Resource guarding is when a dog is displaying behavior (growling, snapping, biting, etc) intended to convince humans or other dogs to stay away from a valued resource. The valued resource could be food, a toy, a particular spot in the house, or even part of the dog’s own body. It is a very natural form of communication in the dog world, but is seen as unacceptable in human society.
Resource guarding is dangerous and is one of the most common causes of bites.
Resource guarding is ALSO one of the easiest behavior problems to fix (as long as there is not an underlying medical issue).
What we need to do is change the dogs emotions from fear to happy anticipation; instead of taking things from him, you are going to give him more wonderful things! My favorite analogy here is a birthday party–if you are at a party with your brother and he keeps stealing your birthday cake–what are you going to do? I would probably stab him with my fork. In contrast, if your Mum keeps coming over to give you more goodies–cake, pop, ice cream, etc., What are you going to do? You are going to hand over your plate pronto!
If you build up a solid enough history of giving them good tidbits when they have valued treasures, then when the inevitable happens and you don’t have a cookie, it won’t be a big deal. They will take it on faith that you will pay later.
It’s important to stay safe when working with a resource guarder. Manage the situation until training is complete (for example, no bones out). Never approach so close that the dog does growl. It’s best to do 5 to 30 reps in quick succession rather than do one “walk by” a day during meals. Start with items the dog is not likely to guard–so you might use a toilet paper roll for a dog that guards food, or a pile of boring old kibble for a dog that likes to guard paper objects. Work your way up to more difficult objects like a bone or favorite toy. Use a baby gate or other protective barrier between you if your dog ever lunges, snaps, or goes in to full freeze mode. These are serious signs of an imminent bite and you need to stay safe.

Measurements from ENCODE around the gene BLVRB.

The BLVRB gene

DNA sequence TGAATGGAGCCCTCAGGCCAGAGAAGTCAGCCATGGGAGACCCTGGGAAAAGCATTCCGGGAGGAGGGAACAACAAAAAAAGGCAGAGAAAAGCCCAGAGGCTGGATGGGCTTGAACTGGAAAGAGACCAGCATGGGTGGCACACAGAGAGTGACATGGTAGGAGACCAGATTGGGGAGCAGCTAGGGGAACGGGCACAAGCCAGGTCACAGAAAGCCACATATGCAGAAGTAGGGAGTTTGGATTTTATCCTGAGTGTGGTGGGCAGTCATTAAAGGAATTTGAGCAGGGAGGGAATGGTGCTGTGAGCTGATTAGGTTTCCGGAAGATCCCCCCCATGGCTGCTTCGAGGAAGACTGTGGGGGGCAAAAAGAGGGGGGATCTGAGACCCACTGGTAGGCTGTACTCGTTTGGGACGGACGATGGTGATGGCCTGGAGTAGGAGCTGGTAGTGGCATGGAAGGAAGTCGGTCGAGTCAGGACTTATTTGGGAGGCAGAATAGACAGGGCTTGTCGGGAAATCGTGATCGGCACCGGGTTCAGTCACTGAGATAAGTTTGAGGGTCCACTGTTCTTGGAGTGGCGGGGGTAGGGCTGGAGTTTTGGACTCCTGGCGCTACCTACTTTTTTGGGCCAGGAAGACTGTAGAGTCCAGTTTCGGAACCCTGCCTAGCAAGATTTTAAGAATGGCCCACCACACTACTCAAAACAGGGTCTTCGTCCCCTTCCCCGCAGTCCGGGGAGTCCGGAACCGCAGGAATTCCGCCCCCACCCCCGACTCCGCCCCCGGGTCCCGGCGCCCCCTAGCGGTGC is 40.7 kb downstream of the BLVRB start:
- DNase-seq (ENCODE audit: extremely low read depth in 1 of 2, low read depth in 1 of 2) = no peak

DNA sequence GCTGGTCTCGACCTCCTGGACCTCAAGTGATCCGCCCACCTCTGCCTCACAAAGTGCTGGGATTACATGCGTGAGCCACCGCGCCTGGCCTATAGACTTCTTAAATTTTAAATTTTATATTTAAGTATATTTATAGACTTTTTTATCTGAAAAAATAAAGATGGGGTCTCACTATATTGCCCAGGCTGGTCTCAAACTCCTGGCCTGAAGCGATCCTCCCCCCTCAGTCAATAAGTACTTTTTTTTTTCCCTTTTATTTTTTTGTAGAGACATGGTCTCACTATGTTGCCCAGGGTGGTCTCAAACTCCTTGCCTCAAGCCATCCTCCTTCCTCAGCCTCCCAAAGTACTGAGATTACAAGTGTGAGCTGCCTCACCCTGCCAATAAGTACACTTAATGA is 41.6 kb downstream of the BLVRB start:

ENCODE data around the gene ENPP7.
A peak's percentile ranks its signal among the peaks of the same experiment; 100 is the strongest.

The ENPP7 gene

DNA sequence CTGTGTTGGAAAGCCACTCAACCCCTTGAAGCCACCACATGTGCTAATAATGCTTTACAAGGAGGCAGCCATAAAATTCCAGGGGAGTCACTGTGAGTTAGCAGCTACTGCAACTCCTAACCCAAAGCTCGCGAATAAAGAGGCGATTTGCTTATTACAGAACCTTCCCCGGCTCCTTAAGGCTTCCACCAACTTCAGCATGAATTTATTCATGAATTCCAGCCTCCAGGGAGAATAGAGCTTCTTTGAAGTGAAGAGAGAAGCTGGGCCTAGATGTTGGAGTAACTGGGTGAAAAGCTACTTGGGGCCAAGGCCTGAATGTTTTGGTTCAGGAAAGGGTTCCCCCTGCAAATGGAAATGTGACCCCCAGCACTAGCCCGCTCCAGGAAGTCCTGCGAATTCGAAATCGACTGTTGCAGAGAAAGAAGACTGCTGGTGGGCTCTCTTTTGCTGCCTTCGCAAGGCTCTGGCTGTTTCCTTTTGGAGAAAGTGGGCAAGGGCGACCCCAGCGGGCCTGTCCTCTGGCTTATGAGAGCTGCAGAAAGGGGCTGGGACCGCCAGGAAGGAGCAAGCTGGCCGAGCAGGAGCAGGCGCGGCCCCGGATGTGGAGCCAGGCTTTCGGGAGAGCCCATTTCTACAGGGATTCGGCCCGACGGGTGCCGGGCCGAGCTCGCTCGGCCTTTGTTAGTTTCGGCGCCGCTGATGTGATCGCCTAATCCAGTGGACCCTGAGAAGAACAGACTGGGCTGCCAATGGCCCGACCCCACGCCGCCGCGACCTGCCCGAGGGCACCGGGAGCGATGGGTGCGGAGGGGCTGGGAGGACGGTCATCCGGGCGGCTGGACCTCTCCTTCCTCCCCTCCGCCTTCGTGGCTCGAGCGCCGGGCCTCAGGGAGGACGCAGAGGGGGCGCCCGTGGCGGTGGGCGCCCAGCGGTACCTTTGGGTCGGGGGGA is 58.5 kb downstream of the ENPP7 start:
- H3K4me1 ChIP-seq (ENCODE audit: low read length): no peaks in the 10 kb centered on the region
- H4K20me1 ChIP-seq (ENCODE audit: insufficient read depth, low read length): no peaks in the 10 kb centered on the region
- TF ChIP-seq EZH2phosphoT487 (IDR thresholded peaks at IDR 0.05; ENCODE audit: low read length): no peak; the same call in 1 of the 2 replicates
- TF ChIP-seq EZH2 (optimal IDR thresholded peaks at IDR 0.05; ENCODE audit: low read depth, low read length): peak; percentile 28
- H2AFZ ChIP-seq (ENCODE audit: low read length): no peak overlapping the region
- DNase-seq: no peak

Common things that dogs resource guard include food, toys, paper, people, and space. They may also guard from other dogs or humans. The underlying principles and solutions are the same, but may require some ingenuity (and pro help). Keep a notebook and don’t panic!
Resource Guarding is a common subject in the Dog Training 101 community. Here are some additional resources on the subject:
Body Language during training (video):
Kikopup (video), Preventing Toy Guarding:
Karen Pryor (blog) Resource Guarding in a Multi-dog household:
Jean Donaldson (book) Mine! A Practical Guide to Resource Guarding in Dogs: